The hunters who captured these photographs say they have conducted a wider aerial survey and counted the corpses of more than 300 elephant.
Source: Zambezi Traveller Blog (21 October 2013)
Friday, 11 October 2013
From the latest issue of the Zambezi Traveller.
The debt, dating from the 1960s and the breakup of the Federation of Rhodesia and Nyasaland (modern day Zambia, Zimbabwe and Malawi), was a stumbling block to the development of the Batoka Gorge Hydroelectric Scheme (HES) in the 1990s.
Whilst the positive benefits of the project in terms of generating much needed electricity is not in doubt, there is much uncertainty over the possible negative impacts on the environment and on the tourism industry. The dam site, approximately 50km downstream of the Victoria Falls, will create a lake that will flood the gorges back upstream, reaching within a close distance of the outlet for the existing Victoria Falls Hydroelectric Station, at the junction of the second and third gorges.
It is more than likely that the wider environmental impacts of a project like this will only become known after its construction. Scientists are still learning ecological lessons from Kariba, half a century after its construction.
However the project will also create new opportunities which may benefit tourism and wildlife. The lake will provide a new playground for leisure activities, much like the larger Lake Kariba, and will undoubtedly also create new opportunities for wildlife which will have access to perennial water along side gorges and gullies of the lake.
Whilst the full impact of this development project still remains to be seen, one thing is for certain – the nature of the Zambezi and the Batoka Gorge will be significantly changed as we seek to harness the river’s power.
Source and full article: Changing nature (ZT, Sept 2013)
From the Times of Zambia (click to read the unedited orginal article)
With the tourism sector ranked only third after mining and agriculture in the importance of country's economy, the Zambia Tourism Board (ZTB) is hopeful that sites like Kafue National Park can change the status quo. "Kafue National Park is one of the forgotten places in Zambian tourism," acknowledges ZTB director for marketing Mato Shimabale.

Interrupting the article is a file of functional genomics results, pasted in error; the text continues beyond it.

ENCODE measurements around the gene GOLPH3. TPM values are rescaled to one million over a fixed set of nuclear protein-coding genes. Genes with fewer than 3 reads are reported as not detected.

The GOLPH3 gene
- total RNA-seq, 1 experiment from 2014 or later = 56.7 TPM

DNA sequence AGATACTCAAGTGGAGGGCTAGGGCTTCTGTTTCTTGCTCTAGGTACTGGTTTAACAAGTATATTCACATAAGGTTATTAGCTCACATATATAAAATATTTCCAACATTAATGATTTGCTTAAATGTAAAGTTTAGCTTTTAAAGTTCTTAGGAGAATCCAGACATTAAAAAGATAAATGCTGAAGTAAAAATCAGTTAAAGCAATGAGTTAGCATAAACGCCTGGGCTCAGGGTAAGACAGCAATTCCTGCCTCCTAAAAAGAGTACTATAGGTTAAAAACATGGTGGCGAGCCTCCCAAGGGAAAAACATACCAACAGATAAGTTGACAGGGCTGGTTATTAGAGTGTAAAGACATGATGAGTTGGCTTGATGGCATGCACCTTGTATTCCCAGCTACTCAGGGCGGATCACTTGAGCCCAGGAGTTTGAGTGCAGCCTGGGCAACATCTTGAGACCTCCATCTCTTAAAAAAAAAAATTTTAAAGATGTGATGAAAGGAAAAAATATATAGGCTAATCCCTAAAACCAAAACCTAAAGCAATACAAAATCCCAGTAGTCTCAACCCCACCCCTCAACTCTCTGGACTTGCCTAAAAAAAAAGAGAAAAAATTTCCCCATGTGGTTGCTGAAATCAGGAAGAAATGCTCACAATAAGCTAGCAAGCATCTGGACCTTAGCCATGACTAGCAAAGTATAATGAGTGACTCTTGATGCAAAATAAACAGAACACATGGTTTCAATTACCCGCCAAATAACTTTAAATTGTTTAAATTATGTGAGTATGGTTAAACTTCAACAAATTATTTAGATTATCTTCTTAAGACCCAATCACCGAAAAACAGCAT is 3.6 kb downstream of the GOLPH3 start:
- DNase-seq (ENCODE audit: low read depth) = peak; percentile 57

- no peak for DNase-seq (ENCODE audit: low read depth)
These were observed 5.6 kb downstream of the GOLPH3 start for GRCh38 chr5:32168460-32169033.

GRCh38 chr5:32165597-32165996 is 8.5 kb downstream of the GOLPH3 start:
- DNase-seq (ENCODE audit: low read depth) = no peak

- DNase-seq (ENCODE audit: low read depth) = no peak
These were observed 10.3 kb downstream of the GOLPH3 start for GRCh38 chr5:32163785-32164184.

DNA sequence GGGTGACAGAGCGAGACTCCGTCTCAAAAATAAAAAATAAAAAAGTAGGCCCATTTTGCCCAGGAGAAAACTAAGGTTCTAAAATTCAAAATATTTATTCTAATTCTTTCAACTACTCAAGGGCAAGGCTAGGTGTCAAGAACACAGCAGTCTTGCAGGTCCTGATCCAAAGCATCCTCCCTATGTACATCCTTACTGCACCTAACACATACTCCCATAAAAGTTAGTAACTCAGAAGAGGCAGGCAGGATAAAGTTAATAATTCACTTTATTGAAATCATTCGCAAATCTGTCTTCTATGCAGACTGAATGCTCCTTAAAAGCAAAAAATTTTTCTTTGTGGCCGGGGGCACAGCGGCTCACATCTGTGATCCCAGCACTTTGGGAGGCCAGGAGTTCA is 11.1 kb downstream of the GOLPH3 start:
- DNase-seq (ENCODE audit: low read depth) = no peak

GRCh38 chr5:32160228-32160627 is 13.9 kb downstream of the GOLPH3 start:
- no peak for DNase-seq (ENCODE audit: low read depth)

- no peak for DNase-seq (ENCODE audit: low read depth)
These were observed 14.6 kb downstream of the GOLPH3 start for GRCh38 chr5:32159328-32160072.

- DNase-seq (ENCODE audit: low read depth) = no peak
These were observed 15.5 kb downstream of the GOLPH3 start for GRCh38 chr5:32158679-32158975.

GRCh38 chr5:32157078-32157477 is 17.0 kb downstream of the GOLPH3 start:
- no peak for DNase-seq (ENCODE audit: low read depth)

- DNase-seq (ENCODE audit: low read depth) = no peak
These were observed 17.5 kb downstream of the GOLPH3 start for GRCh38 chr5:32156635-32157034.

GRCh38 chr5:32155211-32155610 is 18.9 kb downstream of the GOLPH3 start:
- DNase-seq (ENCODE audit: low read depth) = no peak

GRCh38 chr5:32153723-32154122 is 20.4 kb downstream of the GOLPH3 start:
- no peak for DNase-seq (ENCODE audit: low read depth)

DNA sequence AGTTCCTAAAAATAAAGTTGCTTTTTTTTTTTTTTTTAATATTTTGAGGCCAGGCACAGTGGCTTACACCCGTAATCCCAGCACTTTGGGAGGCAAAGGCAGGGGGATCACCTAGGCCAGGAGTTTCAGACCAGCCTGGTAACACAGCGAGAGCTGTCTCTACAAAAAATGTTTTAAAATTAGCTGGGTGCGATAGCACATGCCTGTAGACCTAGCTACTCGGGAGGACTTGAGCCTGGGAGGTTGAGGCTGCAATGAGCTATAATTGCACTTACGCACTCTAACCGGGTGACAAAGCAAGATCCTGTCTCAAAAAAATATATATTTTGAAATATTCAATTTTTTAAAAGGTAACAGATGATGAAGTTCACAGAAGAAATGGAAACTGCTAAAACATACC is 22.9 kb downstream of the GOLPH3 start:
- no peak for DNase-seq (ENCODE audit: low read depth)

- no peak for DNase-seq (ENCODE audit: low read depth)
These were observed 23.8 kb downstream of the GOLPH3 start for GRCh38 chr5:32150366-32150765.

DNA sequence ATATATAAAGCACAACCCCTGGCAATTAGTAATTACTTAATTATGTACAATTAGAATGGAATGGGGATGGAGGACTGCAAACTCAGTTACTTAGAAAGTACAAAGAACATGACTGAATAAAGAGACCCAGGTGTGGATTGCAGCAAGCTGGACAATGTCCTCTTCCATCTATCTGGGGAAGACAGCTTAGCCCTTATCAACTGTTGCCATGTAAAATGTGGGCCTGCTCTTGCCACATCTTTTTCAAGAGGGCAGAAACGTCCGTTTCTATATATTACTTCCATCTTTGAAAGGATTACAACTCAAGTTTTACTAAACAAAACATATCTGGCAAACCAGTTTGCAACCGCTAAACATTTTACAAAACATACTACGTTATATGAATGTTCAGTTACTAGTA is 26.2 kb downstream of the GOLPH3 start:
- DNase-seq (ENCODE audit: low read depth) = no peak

The Kafue National Park is named after the river that runs through it - dominating everything on its 250-kilometre stretch but the splendour has not been enhanced by water alone.
The wild sanctuary encloses an area of 22,400 square kilometres - the size of Wales in the United Kingdom - and offers a variety of animals and birds that have enriched its status as the biggest wildlife park in Africa.
It was declared a protected area in 1924 when British colonialists decided to reserve it as a park from the Nkoya hunters in the western part before the Kaondes were equally driven out from the Busanga swamps in the north.
However, despite all the rich history and the gorgeous physical outlook, the park lacks the precision to attract a reasonable number of tourists that can reverberate its rich history after visiting it.
"This is the biggest park in Africa and second largest in the world, so we need to continue to tell that story."
Mr Shimabale added: "We believe that with the Kafue National Park, the Victoria Falls, South Luangwa and Lower Zambezi National Parks, we have all the ingredients to make Zambia become a tourism destination."
Comparisons with similar big parks on the continent do not make any good reading for Zambia as far as income generation is concerned. For instance, it is estimated that South Africa's Kruger National Park, which is almost as big as the Kafue, attracts a million tourists per year. Kafue only boasts of a paltry 10,000 per annum.
"If you look at South Africa, it earns US$9 billion from tourism alone per annum while Zambia earns US$6 billion per annum from copper exports," Mr Shimabale said. "So this shows that if we put our efforts together on tourism we can actually begin to earn more money from tourism as a country than what we are earning from copper today."
Source and full article: Times of Zambia
Thursday, 10 October 2013
From an article by Gill Staden,
Read the full unedited article here: Drawing water from Chobe River, Botswana
Residents of Kasane have agreed to have water drawn from the Chobe River to meet water demands in other parts of Botswana.
Briefing the residents, Minister Mokaila explained that the report on the consultation that was carried out indicated that Kasane community refused to give the project a green light. Mr. Mokaila explained that feasibility studies had been done to establish if water could be drawn from the river to feed the rest of Botswana without depleting it or negatively impacting on the environment.
He said he was satisfied with the findings and with the blessings of the Chobe community, the project would start soon. He explained that the water would be drawn in line with its seasonal flow cycle and its volume in the river.